... "Tie your veil close, Eugenie," said the teacher, "and they will not know you." And so they went, the father and the daughter. But they went alone. None followed. This roused the ...
— Strange True Stories of Louisiana • George Washington Cable

... natural-born subjects. Natural-born subjects are such as are born within the dominions of the crown of England, that is, within the ligeance, or as it is generally called, the allegiance of the king; and aliens, such as are born out of it. Allegiance is the tie, or ligamen, which binds the subject to the king, in return for that protection which the king affords the subject. The thing itself, or substantial part of it, is founded in reason and the nature of government; the name and the form are derived to us from our Gothic ancestors. ...
— Commentaries on the Laws of England - Book the First • William Blackstone

... master," Kamal said, "who leads a troop of the Guides, And thou must ride at his left side as shield on shoulder rides. Till Death or I cut loose the tie, at camp and board and bed, Thy life is his—thy fate it is to guard ...
— Departmental Ditties and Barrack Room Ballads • Rudyard Kipling

... economic system. House service was the older feudal idea of personal retainership, developed in Virginia and Carolina in the seventeenth and eighteenth centuries. It had all the advantages and disadvantages of such a system; the advantage of the strong personal tie and disadvantage of unyielding caste distinctions, with the resultant immoralities. At its worst, however, it was a matter primarily ...
— The Negro • W.E.B. Du Bois

... citizenship. Any other course will take from one half your citizens interest in the State, and hope and ambition to become intelligent producers and taxpayers—to become useful and virtuous citizens. Any other course will tie the white citizens of Louisiana to a ...
— Booker T. Washington - Builder of a Civilization • Emmett J. Scott and Lyman Beecher Stowe

... "An unholy tie still binds me to earth. I have sinned. I was cut off in the midst of my sinful projects. This ring burns." He slipped a small gold ring from his left hand. "Only when every token of this unholy compact is destroyed, and when I recover the ring which I exchanged ...
— International Weekly Miscellany, Vol. I, No. 6 - Of Literature, Art, And Science, New York, August 5, 1850 • Various

... in their way: therefore advancing forward, he addressed the prince with a stern air, telling him, he came to the island as a spy, to take it from him who was the lord of it. "Follow me," said he, "I will tie you, neck and feet together. You shall drink sea-water; shell-fish, withered roots, and husks of acorns, shall be your food." "No," said Ferdinand, "I will resist such entertainment, till I see a more powerful enemy," and drew his ...
— Books for Children - The Works of Charles and Mary Lamb, Vol. 3 • Charles and Mary Lamb

... proclaimed to the world that "it was not wise to prohibit the divorced adulterer from marrying again,"(545) they little dreamed of the fruitful progeny which was destined before long to spring from this isolated monster of their creation. There are already about thirty causes which allow the conjugal tie to be broken, some of which are of so trifling a nature as to provoke merriment were it not for the gravity of the subject, which is well calculated to excite alarm for the moral and social welfare of ...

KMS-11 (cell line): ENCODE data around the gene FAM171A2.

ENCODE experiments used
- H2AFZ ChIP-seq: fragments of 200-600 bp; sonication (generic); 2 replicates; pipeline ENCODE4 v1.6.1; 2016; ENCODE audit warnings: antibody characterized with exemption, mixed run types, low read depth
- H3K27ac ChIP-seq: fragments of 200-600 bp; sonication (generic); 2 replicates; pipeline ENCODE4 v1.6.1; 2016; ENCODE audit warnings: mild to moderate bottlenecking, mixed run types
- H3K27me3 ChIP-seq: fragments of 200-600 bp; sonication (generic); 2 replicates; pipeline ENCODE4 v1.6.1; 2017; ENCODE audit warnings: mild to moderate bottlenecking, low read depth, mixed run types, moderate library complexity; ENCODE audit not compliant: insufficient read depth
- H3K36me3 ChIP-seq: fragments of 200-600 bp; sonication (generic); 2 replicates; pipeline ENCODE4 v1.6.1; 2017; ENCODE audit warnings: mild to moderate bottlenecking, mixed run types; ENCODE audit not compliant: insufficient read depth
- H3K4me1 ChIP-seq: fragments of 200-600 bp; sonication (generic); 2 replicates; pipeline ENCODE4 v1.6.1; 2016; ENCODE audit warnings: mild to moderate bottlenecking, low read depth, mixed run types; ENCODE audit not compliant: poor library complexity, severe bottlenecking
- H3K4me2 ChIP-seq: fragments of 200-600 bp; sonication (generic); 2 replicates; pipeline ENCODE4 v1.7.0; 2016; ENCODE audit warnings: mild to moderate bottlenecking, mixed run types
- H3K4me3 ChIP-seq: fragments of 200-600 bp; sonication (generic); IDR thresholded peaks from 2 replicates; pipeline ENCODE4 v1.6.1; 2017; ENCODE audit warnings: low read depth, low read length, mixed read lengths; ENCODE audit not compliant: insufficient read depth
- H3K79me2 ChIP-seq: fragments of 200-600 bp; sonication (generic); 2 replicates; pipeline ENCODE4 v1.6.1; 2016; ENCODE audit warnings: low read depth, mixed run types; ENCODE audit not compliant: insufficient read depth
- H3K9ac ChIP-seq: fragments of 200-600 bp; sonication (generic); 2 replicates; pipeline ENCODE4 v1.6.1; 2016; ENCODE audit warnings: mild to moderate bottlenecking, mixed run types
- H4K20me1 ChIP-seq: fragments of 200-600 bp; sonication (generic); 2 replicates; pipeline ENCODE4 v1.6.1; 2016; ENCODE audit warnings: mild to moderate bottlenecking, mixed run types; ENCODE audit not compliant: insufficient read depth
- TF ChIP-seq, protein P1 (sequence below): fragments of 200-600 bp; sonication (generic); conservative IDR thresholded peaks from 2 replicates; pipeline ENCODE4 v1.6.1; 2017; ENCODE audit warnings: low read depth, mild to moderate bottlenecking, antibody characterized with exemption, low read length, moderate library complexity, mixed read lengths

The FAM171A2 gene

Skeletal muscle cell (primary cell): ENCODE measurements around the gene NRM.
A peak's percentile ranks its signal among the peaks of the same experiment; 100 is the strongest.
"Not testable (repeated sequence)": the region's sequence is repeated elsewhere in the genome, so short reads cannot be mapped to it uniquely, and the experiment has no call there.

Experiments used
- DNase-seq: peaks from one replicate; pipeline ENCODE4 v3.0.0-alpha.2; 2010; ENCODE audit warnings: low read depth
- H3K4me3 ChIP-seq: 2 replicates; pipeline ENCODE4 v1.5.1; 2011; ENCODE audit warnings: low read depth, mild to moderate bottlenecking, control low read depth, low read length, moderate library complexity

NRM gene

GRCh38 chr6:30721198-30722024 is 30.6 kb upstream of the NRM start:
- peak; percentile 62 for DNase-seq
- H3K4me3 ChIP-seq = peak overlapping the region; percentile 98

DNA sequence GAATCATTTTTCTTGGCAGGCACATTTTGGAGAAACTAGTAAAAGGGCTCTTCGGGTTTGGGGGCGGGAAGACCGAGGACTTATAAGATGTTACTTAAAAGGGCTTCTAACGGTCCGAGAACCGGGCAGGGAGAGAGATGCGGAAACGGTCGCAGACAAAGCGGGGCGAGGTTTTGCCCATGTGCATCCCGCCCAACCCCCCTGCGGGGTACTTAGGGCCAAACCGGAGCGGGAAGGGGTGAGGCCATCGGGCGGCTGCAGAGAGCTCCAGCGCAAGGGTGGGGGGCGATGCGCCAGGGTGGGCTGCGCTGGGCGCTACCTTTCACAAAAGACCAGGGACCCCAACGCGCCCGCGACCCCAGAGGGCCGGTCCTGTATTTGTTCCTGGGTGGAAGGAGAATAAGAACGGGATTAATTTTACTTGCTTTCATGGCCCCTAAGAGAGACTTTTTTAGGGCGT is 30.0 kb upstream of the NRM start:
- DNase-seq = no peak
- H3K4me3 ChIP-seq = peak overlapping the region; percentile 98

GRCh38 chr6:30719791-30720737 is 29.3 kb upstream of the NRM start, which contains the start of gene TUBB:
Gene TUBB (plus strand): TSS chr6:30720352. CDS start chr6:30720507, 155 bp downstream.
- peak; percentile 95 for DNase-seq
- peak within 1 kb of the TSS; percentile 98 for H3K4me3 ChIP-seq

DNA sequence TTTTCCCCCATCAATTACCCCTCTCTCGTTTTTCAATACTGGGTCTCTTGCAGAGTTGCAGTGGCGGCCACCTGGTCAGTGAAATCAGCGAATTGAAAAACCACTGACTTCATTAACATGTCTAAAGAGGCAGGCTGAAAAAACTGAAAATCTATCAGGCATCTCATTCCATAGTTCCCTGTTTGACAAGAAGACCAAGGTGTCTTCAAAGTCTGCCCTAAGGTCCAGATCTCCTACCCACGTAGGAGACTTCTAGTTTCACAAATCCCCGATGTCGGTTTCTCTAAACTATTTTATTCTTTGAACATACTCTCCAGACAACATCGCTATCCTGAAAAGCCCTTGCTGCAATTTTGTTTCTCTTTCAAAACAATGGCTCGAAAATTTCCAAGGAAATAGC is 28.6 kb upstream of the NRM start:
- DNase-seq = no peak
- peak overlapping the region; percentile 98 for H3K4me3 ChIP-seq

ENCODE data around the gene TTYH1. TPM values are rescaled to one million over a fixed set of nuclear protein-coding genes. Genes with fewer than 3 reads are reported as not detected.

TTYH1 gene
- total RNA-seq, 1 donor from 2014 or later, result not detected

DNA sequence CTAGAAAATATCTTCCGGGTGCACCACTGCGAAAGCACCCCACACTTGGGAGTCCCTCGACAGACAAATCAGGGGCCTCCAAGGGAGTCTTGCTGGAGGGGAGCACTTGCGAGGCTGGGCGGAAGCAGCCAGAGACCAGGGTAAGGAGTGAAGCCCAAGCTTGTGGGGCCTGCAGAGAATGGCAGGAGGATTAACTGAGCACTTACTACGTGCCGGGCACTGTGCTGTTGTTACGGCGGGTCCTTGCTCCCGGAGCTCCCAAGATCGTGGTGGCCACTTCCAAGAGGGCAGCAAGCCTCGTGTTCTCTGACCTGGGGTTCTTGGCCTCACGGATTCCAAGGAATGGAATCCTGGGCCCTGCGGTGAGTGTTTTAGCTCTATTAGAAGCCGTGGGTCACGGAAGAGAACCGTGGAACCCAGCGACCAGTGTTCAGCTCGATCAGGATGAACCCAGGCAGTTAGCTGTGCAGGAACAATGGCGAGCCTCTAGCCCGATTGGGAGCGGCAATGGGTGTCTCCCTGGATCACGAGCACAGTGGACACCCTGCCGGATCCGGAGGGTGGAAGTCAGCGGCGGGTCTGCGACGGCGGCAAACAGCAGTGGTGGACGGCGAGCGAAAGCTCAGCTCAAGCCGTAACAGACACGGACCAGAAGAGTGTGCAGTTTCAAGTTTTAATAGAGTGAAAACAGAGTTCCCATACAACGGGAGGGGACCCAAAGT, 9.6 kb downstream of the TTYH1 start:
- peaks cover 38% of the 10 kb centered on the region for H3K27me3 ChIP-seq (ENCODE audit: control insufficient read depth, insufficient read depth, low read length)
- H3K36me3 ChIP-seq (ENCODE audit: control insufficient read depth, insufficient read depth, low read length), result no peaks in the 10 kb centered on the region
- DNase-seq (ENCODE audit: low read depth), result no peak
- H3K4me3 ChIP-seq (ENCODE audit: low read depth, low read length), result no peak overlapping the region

— The Faith of Our Fathers • James Cardinal Gibbons

... what I hope to do. I have got the pony and cart to take the calf home with us, if we can get it—which I think we can. I have got Smoker to worry the heifer and keep her employed, while we put the calf in the cart; a rope that we may tie the cow if we can; and you with your guns must keep off the herd if they come to her assistance. Now do ...
— The Children of the New Forest • Captain Marryat

... first nine and the scrub nine resulted in a tie, 7 to 7. Jack and his cousins watched the game and had to admit that Brassy Bangs and Paul Halliday did quite well—in fact, much ...
— The Rover Boys at Big Horn Ranch - The Cowboys' Double Round-Up • Edward Stratemeyer

... be gracious enough to excuse Bianchi (he had never left her elbow) I will try and make a burgomaster of him. Perhaps you will help me tie this around his neck," and he held out the white ruff. He had put on his coat ...
— The Fortunes of Oliver Horn • F. Hopkinson Smith

... industry. The nation is, therefore, heavily dependent on foreign assistance to help support its balance of payments and to finance development projects. An unemployment rate of 40% to 50% continues to be a major problem. Inflation is not a concern, however, because of the fixed tie of the franc to the US dollar. Per capita consumption dropped an estimated 35% over the last seven years because of recession, civil war, and a high population growth rate (including immigrants and refugees). Faced with ...
— The 2001 CIA World Factbook • United States. Central Intelligence Agency.

... and fatuous" man, setting his tie straight. "It's absurd and pitiful, my friend, pitiful and absurd, but what's to be done? Homo sum. . . . And I praise Mother Nature all the same for her transmutation of substances. If we retained an agonising memory of toothache and of all the terrors which every one of ...
— Love and Other Stories • Anton Chekhov